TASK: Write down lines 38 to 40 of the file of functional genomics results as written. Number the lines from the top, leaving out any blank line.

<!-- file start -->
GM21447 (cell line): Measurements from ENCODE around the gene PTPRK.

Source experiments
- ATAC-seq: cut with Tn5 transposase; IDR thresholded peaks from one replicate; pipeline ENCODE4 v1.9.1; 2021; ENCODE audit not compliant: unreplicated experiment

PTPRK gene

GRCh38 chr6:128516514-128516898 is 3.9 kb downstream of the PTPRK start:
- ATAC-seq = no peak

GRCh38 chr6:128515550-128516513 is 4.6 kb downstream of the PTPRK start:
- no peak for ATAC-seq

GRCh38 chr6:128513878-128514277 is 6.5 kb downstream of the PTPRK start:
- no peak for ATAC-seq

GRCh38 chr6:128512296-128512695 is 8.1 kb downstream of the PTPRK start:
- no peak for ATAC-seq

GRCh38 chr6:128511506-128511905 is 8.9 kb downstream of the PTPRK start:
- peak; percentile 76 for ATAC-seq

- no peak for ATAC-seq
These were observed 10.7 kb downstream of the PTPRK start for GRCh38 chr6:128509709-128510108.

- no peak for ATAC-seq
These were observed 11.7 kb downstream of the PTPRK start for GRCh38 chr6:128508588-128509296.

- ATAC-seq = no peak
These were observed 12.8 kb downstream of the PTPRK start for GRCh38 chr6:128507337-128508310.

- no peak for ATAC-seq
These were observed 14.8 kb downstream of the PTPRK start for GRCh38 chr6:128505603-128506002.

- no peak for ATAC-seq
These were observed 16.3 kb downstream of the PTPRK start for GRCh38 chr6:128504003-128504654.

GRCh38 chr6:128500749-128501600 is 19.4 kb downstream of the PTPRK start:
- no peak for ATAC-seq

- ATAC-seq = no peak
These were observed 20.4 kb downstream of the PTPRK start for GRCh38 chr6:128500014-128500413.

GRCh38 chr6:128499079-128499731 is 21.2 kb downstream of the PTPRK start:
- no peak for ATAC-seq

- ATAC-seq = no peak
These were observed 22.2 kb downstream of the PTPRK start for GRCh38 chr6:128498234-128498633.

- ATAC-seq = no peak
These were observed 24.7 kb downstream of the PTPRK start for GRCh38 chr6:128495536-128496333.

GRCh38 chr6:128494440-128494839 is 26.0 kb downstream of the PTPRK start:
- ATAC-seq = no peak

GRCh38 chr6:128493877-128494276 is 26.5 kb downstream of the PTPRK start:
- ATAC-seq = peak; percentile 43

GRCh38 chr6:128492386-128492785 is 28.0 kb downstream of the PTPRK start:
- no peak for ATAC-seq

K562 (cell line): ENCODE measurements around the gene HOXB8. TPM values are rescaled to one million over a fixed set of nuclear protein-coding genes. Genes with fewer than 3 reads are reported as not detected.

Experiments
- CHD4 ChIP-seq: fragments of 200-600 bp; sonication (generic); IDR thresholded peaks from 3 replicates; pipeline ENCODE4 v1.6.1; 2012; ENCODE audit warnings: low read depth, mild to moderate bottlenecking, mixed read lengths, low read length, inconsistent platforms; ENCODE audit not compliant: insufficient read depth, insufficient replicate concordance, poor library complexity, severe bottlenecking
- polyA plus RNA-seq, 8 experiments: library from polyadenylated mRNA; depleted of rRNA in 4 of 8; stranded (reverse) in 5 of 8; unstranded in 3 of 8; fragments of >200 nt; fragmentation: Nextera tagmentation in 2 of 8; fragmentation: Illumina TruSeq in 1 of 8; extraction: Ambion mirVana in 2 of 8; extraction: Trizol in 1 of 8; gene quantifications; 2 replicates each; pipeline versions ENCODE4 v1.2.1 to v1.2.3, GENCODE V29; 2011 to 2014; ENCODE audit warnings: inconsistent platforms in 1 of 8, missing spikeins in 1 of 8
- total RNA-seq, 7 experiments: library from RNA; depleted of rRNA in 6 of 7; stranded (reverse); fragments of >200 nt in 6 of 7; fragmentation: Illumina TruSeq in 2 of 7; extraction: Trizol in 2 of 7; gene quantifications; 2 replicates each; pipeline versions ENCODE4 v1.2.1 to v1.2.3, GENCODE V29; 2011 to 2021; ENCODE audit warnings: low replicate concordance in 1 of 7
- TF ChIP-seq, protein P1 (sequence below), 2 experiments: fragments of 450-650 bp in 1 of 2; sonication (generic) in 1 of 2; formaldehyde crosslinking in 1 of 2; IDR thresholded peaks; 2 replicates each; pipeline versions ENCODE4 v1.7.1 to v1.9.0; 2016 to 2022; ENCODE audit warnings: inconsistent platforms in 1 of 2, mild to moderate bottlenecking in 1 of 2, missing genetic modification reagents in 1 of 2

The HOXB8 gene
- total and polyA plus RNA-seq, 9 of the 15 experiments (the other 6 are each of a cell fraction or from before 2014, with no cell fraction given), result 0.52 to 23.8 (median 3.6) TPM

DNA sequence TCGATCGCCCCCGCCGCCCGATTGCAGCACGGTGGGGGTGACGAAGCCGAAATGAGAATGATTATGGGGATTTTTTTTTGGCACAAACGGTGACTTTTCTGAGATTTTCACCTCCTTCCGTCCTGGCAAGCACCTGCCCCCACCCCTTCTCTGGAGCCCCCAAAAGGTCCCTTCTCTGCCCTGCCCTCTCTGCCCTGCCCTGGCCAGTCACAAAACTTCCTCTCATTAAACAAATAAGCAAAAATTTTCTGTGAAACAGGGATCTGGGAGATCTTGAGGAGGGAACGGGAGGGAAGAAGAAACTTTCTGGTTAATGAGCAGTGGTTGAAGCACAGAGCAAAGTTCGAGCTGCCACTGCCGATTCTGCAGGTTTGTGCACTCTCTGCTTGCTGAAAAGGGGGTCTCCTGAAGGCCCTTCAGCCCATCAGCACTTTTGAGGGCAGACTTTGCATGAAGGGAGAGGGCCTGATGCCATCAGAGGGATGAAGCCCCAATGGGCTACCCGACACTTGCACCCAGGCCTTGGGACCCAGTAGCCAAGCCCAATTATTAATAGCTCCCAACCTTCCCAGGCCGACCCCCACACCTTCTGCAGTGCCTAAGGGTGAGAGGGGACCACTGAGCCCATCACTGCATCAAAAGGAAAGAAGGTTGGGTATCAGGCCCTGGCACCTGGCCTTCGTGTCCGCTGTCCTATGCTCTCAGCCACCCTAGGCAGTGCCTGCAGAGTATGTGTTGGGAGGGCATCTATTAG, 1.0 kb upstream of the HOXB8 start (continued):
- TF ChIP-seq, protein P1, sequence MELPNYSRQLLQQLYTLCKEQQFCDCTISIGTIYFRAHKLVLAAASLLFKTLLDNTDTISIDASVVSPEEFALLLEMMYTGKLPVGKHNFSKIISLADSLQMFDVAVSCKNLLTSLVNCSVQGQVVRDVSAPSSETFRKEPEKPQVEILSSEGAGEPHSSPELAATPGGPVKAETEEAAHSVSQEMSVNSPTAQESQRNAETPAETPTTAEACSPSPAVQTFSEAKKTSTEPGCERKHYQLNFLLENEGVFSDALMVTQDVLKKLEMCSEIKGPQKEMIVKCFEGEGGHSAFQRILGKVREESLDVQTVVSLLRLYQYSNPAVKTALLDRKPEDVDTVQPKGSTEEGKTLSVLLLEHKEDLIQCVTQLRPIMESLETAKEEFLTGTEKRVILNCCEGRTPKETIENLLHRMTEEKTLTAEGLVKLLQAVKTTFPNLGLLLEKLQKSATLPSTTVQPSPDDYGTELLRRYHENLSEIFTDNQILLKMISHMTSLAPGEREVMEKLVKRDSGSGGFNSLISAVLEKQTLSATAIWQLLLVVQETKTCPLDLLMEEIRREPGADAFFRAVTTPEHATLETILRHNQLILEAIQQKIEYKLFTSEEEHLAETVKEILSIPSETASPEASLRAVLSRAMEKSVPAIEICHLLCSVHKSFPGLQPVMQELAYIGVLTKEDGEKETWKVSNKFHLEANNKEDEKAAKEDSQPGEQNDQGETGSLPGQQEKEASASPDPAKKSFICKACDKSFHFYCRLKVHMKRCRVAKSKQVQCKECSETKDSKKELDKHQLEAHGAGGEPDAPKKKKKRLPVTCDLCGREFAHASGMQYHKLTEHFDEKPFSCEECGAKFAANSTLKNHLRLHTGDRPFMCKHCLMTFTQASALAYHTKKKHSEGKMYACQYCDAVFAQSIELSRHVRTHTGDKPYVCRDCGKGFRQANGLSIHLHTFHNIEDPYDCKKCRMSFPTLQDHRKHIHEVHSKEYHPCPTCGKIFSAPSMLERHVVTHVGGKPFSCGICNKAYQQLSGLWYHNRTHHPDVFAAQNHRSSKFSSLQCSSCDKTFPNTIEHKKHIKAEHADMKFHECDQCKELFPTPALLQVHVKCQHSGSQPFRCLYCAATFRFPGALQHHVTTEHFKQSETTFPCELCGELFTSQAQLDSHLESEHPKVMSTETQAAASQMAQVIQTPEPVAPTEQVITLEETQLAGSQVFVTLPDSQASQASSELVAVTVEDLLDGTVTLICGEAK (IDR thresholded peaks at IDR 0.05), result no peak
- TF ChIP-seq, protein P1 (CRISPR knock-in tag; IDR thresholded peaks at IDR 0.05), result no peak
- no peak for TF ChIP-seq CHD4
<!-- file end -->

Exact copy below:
- ATAC-seq = peak; percentile 43

GRCh38 chr6:128492386-128492785 is 28.0 kb downstream of the PTPRK start:
- no peak for ATAC-seq